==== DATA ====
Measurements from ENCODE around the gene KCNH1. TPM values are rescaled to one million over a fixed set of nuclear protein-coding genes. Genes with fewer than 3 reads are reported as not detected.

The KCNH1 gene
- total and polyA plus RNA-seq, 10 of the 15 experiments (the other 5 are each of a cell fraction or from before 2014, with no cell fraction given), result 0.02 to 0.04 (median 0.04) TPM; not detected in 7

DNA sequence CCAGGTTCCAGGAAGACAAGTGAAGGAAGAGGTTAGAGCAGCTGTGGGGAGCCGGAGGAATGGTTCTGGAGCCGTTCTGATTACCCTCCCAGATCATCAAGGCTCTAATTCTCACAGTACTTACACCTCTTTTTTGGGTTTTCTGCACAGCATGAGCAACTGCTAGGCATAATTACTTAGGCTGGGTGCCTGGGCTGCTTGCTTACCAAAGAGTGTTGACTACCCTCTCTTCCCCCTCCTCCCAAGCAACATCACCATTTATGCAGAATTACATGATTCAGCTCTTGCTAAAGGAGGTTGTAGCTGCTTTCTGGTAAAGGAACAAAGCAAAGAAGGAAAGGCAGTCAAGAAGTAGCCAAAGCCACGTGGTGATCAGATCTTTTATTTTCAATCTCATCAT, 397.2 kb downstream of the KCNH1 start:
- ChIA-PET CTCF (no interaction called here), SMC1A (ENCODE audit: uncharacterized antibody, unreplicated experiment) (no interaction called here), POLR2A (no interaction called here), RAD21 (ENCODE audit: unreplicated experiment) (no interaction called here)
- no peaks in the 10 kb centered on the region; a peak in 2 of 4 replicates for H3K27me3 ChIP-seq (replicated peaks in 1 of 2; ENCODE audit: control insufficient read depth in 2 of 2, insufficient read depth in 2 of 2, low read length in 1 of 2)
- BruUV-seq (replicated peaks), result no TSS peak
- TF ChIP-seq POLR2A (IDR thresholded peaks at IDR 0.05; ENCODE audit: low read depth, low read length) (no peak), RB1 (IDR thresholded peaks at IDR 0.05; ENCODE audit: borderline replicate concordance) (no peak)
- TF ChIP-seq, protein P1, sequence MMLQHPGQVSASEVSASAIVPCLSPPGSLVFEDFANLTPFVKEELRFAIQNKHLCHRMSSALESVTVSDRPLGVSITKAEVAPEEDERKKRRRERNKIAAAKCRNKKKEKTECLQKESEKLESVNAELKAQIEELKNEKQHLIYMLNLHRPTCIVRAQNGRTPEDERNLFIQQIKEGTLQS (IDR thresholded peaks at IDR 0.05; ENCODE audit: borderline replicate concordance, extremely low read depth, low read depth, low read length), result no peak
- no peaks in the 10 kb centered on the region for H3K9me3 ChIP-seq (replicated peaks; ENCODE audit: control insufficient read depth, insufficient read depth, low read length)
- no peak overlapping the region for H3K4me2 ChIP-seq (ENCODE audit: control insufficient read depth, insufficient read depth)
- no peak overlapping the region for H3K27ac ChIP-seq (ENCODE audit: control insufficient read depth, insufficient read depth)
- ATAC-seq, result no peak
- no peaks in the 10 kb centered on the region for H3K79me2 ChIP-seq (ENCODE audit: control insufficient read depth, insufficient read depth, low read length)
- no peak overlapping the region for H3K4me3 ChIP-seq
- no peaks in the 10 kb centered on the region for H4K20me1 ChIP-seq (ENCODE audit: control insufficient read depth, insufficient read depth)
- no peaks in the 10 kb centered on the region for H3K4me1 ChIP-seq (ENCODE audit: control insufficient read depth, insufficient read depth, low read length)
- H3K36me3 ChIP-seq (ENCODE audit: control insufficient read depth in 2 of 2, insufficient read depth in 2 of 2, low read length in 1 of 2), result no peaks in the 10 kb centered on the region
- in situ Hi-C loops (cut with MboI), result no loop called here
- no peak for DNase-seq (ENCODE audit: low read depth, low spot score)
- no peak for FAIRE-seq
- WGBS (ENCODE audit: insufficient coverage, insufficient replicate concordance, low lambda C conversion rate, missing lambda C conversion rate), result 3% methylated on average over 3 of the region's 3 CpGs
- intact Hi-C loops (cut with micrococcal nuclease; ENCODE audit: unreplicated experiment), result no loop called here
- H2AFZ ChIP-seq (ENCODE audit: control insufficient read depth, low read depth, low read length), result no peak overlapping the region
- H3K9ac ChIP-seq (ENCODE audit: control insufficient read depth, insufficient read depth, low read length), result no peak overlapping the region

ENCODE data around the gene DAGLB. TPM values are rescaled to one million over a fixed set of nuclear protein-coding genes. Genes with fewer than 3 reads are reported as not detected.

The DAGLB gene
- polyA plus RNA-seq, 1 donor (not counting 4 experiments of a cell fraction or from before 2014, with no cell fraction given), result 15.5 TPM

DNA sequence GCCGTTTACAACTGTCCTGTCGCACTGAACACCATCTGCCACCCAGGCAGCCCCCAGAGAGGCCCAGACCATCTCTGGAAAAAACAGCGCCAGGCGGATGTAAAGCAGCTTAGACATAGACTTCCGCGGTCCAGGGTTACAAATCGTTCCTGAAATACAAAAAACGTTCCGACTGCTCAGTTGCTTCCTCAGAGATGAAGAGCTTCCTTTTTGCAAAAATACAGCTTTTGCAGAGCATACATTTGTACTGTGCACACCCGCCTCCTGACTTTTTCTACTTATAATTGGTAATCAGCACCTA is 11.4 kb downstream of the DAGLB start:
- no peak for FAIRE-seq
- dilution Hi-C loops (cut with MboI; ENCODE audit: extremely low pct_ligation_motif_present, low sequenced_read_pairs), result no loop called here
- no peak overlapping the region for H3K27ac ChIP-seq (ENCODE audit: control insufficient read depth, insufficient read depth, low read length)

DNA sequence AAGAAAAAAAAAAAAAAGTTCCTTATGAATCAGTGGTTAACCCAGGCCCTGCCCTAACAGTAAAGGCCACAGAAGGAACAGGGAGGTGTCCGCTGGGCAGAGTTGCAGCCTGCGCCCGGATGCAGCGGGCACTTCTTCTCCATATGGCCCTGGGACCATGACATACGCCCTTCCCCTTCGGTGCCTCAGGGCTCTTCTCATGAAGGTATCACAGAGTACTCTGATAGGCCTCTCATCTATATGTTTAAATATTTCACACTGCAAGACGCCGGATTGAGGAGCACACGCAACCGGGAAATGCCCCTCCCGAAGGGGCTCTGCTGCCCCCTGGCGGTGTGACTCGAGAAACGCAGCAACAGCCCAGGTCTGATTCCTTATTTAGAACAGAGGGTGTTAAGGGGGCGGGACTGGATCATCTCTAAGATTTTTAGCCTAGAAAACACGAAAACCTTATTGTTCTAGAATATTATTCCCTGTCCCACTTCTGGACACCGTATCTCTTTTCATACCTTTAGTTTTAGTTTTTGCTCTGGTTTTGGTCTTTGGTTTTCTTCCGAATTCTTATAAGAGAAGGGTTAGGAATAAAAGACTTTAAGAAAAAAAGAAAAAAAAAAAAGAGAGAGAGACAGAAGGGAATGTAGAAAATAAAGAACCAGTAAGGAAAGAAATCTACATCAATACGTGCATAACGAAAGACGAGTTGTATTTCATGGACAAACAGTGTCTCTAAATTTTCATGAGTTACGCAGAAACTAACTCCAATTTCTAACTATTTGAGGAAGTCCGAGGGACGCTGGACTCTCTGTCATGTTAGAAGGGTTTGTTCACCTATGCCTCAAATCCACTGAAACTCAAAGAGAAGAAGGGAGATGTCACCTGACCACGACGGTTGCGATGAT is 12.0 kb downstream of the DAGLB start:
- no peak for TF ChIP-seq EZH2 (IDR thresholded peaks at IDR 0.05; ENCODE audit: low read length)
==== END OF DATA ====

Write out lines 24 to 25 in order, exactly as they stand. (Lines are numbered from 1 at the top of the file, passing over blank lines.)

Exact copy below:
- H2AFZ ChIP-seq (ENCODE audit: control insufficient read depth, low read depth, low read length), result no peak overlapping the region
- H3K9ac ChIP-seq (ENCODE audit: control insufficient read depth, insufficient read depth, low read length), result no peak overlapping the region